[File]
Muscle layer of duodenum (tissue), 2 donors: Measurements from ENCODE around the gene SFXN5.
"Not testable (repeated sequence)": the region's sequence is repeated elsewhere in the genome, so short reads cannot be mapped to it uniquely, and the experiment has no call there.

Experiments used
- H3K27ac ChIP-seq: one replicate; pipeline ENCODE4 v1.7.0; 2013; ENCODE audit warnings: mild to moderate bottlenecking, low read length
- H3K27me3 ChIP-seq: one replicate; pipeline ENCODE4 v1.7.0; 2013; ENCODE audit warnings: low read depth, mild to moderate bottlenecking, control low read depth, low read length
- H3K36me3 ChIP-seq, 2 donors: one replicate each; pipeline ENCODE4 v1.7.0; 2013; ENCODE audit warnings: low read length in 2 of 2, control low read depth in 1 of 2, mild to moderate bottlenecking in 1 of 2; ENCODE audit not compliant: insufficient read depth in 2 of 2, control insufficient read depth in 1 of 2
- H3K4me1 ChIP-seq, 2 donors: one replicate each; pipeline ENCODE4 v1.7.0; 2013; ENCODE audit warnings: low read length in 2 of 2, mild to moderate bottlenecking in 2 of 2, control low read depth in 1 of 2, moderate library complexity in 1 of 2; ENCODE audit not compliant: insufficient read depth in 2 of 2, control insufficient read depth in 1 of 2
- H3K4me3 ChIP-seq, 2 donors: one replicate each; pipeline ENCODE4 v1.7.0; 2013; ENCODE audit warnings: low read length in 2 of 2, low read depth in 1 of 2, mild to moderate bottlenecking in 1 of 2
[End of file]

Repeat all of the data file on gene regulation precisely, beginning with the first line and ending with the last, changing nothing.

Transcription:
Muscle layer of duodenum (tissue), 2 donors: Measurements from ENCODE around the gene SFXN5.
"Not testable (repeated sequence)": the region's sequence is repeated elsewhere in the genome, so short reads cannot be mapped to it uniquely, and the experiment has no call there.

Experiments used
- H3K27ac ChIP-seq: one replicate; pipeline ENCODE4 v1.7.0; 2013; ENCODE audit warnings: mild to moderate bottlenecking, low read length
- H3K27me3 ChIP-seq: one replicate; pipeline ENCODE4 v1.7.0; 2013; ENCODE audit warnings: low read depth, mild to moderate bottlenecking, control low read depth, low read length
- H3K36me3 ChIP-seq, 2 donors: one replicate each; pipeline ENCODE4 v1.7.0; 2013; ENCODE audit warnings: low read length in 2 of 2, control low read depth in 1 of 2, mild to moderate bottlenecking in 1 of 2; ENCODE audit not compliant: insufficient read depth in 2 of 2, control insufficient read depth in 1 of 2
- H3K4me1 ChIP-seq, 2 donors: one replicate each; pipeline ENCODE4 v1.7.0; 2013; ENCODE audit warnings: low read length in 2 of 2, mild to moderate bottlenecking in 2 of 2, control low read depth in 1 of 2, moderate library complexity in 1 of 2; ENCODE audit not compliant: insufficient read depth in 2 of 2, control insufficient read depth in 1 of 2
- H3K4me3 ChIP-seq, 2 donors: one replicate each; pipeline ENCODE4 v1.7.0; 2013; ENCODE audit warnings: low read length in 2 of 2, low read depth in 1 of 2, mild to moderate bottlenecking in 1 of 2